At least one survey reveals that the average Millennial thinks (s)he is a great hiring prospect. According to another, the average HR professional seems to sharply disagree. How is it possible for HR assessments to widely and wildly diverge from Millennial self-assessments and how big is the assessment gap?

According to a recent report about a Beyond.com survey, it’s very big: “While 83 percent of Millennials viewed themselves as being ‘loyal’ to an employer, only 1 percent of HR professionals associated their generation with that trait… Some other things Millennials need to work on in the eyes of HR professionals? Communication and team spirit.

Some 65 percent of Millennials responded that they have strong interpersonal communication skills, with a mere 14 percent of HR professionals in agreement. And only 22 percent of HR professionals identified Millennials as being ‘team players’, compared to (sic) 60 percent of that generation thinking they work well with others.”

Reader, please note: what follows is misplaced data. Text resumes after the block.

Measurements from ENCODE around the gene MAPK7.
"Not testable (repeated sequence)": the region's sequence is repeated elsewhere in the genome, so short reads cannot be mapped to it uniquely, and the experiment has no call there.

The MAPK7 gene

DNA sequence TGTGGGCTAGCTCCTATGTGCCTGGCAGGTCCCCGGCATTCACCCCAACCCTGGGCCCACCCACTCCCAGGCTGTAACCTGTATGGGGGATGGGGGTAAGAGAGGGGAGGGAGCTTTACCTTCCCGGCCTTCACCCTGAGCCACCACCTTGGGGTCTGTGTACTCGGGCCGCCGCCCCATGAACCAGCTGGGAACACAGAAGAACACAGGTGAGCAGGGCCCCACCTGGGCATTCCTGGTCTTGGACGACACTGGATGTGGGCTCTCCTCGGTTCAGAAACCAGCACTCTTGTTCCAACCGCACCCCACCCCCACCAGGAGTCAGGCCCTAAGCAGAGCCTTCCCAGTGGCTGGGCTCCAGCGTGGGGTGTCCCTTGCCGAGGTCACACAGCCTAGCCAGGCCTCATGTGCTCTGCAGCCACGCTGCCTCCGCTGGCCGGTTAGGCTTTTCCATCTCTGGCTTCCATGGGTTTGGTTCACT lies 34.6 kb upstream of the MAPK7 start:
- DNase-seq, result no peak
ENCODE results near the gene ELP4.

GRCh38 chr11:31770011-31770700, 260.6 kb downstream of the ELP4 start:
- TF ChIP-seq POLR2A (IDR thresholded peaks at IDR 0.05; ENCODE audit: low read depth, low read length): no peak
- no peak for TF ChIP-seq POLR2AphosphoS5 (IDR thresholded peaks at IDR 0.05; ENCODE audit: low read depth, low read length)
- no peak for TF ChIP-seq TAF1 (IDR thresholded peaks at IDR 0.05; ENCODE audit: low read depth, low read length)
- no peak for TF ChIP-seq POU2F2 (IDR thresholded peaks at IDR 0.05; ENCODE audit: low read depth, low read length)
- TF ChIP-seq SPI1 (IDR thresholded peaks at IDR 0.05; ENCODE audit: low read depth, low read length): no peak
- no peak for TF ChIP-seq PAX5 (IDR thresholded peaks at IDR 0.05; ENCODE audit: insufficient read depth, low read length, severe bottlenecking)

Such huge disparities between self-assessment and independent evaluation are more problematic than other kinds of disagreement. When two people disagree about a third thing, such as how good the Yankees are, the disagreement per se doesn’t reflect badly on the Yankees or other third things.

But when an HR professional and candidate disagree about how good one of themselves is, namely, the job applicant, the latter faces a double-whammy a Yankee doesn’t: his or her reliability of judgment, as well as the job, is on the line.